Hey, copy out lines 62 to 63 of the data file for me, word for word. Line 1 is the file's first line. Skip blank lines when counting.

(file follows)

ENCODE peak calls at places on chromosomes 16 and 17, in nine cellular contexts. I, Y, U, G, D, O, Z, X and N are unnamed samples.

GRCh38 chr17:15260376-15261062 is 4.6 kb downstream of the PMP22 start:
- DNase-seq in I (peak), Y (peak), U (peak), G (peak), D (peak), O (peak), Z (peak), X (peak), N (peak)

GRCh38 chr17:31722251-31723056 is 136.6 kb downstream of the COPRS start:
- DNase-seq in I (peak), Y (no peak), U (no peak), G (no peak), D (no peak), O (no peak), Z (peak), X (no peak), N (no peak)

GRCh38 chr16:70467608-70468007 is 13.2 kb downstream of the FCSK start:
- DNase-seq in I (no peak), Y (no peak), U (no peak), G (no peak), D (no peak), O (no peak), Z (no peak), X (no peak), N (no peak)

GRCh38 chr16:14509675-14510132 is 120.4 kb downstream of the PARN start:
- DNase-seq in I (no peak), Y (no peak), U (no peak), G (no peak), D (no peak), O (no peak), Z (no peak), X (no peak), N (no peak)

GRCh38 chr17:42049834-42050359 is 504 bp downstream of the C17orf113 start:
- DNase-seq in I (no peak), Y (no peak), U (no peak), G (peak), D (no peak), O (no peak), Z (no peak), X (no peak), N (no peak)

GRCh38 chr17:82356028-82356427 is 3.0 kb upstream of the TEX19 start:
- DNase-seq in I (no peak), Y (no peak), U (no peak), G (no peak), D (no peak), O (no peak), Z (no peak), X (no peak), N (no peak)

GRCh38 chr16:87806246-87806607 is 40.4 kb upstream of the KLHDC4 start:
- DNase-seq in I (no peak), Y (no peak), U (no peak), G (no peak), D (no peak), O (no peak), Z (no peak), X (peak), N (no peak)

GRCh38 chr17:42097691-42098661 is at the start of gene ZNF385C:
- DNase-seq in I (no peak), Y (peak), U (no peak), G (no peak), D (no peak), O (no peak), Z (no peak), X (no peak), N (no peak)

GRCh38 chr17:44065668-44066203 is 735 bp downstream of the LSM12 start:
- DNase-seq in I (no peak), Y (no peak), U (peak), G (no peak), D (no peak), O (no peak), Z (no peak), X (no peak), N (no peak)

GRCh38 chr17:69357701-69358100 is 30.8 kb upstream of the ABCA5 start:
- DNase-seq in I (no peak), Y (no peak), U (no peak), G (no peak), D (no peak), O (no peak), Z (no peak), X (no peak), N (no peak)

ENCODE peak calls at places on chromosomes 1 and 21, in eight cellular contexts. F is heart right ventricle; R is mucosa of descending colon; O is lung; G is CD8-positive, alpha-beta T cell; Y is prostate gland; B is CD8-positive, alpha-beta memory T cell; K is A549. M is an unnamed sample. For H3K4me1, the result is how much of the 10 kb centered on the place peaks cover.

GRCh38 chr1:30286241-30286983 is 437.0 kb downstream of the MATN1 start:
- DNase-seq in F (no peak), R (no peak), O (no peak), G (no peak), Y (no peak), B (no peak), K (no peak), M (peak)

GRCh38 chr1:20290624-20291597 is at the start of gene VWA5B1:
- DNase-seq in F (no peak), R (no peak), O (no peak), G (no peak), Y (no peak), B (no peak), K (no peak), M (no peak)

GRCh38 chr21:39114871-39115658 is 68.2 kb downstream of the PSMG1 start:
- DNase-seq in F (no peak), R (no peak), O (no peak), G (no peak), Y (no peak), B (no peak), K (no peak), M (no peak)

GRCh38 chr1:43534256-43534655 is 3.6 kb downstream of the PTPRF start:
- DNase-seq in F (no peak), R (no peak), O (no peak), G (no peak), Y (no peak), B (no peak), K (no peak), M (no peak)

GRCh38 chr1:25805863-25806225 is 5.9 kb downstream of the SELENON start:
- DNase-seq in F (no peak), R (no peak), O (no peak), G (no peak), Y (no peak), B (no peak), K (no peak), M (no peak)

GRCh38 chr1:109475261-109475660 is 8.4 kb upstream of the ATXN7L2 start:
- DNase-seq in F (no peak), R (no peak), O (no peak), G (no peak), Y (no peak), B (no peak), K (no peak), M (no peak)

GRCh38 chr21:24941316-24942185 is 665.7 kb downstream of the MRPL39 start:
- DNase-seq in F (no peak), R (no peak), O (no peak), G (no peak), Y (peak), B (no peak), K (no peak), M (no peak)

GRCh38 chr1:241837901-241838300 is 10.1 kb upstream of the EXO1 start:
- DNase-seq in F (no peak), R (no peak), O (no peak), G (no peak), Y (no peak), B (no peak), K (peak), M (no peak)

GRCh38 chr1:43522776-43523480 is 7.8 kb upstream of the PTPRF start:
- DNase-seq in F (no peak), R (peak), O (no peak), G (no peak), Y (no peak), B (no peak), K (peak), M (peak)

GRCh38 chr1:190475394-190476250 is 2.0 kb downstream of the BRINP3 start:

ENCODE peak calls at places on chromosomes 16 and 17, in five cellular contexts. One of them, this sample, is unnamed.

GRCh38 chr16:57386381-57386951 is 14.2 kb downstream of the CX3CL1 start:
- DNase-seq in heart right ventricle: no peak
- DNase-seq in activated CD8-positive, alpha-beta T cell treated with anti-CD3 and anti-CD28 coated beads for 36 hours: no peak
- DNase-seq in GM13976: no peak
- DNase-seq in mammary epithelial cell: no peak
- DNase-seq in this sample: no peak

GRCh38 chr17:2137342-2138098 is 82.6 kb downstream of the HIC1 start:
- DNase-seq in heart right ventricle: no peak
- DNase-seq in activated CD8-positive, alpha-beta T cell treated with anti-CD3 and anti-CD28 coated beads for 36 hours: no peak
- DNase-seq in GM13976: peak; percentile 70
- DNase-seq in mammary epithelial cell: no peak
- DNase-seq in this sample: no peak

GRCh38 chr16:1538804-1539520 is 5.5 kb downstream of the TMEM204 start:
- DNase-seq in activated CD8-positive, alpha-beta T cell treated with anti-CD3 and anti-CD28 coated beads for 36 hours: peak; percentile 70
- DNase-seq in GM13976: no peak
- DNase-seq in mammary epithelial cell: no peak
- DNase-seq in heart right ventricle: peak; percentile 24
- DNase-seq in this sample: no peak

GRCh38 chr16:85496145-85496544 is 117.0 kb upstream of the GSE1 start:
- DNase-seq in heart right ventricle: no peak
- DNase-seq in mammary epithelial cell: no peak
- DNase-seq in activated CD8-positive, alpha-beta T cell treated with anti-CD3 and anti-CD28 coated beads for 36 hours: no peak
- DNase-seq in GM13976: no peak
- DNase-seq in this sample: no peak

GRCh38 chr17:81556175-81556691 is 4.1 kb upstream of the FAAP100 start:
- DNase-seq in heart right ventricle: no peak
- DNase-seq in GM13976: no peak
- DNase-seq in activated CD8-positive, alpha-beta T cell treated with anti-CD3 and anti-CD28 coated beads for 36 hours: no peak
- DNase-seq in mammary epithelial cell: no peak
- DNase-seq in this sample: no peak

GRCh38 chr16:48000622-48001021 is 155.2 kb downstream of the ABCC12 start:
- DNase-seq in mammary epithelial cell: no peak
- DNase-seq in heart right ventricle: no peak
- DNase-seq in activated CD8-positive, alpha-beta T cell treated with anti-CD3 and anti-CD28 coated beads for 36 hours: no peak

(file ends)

- DNase-seq in heart right ventricle: no peak
- DNase-seq in mammary epithelial cell: no peak